So, what do you see these inventions have in common? [some discussion here]
Post Industrial women applying their creativity, their engineering problem solving skills to change the world around the for the better.

Sixty years ago, on May 27 to be precise, sixty women (and a few men allies) did the same by founding the Society of Women Engineers.  They saw the need for an organization that would be a community fostering  success in a male-dominated industry.  They  wanted a world where they could be contributing to their fullest, beyond the bounds set on those women of the 1870s.  Today, the Society of Women Engineers has over twenty thousand members from around the country and the world in a constantly increasing range of fields and in the business, academic and public sectors.  Those of you who were members should consider coming back.  Together we in SWE - ONE stimulate women to achieve full potential in careers as engineers and leaders, TWO expand the image of the engineering profession as a positive force in improving the quality of life, and THREE demonstrate the value of diversity.   I tend to simplify this mission statement to 1. Opportunity, 2. Outreach and 3. People. 

 Today, we’re here for outreach and to celebrate people.  In my years at SWE, I’ve met some wonderful women and yes, a few wonderful men.  Santa Clara Valley, uniquely wonderful in some ways is also very typical of most SWE sections.  We do Outreach with a passion.  Through thick and thin, we put on events for girls and young women like Wow! That’s Engineering and our award winning, model program, GetSET.   And no matter what, we find the funds to present scholarships as we are today.   Through all of this, we are encouraging more women to make positive change in the world.

About ten years ago, my close friend, Lisa Duncan called me up one day, totally excited.  "Esther, I think I’ve solved World Hunger!"   I was impressed and asked how.  She, like I, knew that women tend to be compassionate and as we’ve seen historically look to improve things around them.  Engineers have the technical savvy to solve big systems problems.   So, Lisa believed that with enough women engineers, a solution to world hunger could be found.  Not then, sadly not yet today but I keep hearing about ideas of better crops, better technology.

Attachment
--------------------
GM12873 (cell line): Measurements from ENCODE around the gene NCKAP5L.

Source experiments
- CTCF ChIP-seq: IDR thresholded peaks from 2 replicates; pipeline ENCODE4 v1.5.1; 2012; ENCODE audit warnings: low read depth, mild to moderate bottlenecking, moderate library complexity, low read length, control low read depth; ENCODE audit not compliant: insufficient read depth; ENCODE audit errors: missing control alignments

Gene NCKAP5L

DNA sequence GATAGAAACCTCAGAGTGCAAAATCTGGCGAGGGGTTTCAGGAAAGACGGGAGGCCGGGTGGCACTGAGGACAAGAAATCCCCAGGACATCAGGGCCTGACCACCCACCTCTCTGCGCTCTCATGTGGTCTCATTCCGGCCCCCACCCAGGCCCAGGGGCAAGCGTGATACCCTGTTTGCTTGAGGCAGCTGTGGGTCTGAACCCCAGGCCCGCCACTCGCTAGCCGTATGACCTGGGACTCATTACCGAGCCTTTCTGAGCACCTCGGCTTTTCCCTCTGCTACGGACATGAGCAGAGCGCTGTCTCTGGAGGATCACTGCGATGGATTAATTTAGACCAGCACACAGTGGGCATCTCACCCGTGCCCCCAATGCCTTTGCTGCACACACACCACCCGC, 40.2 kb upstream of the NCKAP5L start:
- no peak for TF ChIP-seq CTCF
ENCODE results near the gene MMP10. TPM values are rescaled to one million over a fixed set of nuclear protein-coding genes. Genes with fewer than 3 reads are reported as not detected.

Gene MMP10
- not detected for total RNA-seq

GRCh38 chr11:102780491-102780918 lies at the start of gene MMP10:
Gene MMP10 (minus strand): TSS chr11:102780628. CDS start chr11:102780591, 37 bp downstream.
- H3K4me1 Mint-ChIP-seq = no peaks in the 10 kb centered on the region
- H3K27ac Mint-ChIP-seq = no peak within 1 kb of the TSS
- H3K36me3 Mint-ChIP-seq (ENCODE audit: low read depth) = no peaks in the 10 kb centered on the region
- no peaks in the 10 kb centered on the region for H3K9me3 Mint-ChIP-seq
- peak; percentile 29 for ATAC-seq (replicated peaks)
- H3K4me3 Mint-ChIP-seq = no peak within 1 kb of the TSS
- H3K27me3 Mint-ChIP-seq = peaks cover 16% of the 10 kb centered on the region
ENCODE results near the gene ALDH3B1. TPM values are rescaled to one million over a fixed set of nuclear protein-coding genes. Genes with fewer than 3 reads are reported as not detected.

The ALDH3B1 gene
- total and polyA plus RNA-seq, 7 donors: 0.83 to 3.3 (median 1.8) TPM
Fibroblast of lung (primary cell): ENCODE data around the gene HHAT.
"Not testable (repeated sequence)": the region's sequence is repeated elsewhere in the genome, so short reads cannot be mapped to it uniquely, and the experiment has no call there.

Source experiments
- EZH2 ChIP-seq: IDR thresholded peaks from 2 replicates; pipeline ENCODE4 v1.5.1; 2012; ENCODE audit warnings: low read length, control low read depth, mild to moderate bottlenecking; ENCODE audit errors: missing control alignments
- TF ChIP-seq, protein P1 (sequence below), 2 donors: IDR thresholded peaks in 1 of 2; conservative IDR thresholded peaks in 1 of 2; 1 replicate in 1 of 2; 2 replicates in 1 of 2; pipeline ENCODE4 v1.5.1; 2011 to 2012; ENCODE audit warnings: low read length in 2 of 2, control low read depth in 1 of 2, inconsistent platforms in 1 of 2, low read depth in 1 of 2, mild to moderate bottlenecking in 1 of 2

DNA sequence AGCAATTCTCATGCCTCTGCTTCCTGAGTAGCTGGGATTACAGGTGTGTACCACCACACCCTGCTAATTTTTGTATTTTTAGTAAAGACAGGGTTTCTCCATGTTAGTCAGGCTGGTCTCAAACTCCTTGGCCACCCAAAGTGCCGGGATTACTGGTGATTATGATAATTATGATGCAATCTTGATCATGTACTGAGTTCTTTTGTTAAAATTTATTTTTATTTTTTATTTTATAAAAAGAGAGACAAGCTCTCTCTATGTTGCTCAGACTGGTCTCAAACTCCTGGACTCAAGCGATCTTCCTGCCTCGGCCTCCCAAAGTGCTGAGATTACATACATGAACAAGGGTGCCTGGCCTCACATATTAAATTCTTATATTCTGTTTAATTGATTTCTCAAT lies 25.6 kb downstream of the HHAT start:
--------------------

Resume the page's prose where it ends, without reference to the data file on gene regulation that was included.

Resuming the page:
I want you all to take a moment.  Think about the challenges that you care about - what would you like to see a force of passionate, compassionate engineers put their creativity to?   I’ll let you think.  Anybody want to share? [Discussion included capping the BP oil leak, fresh water through desalinization and general cleaning up of the oceans.]
See just by doing this exercise, we can work stronger together.   And that’s another value that women bring to a team - in general, we work by sharing, our solutions are solid when we do it cross-functionally and by consensus.

OK, so we’re going to solve world hunger and fossil fuel shortages and oceanic pollution.

To do this, I want to encourage all of you to keep in front of you what you really care about.  We can so easily get side-tracked by interesting things or immediate needs like paying bills or caring for family.  It’s ok, we’re good multi-taskers.  But remember to hold tight to your true self - the one that got you here today.  That’s the one that will keep us moving forward.!   I hope you students have a fabulous summer, you SWE members can recharge yourselves, you lapsed members rejoin.   Come this fall, we will be making more change in the world!

© 2010 Esther A. Heller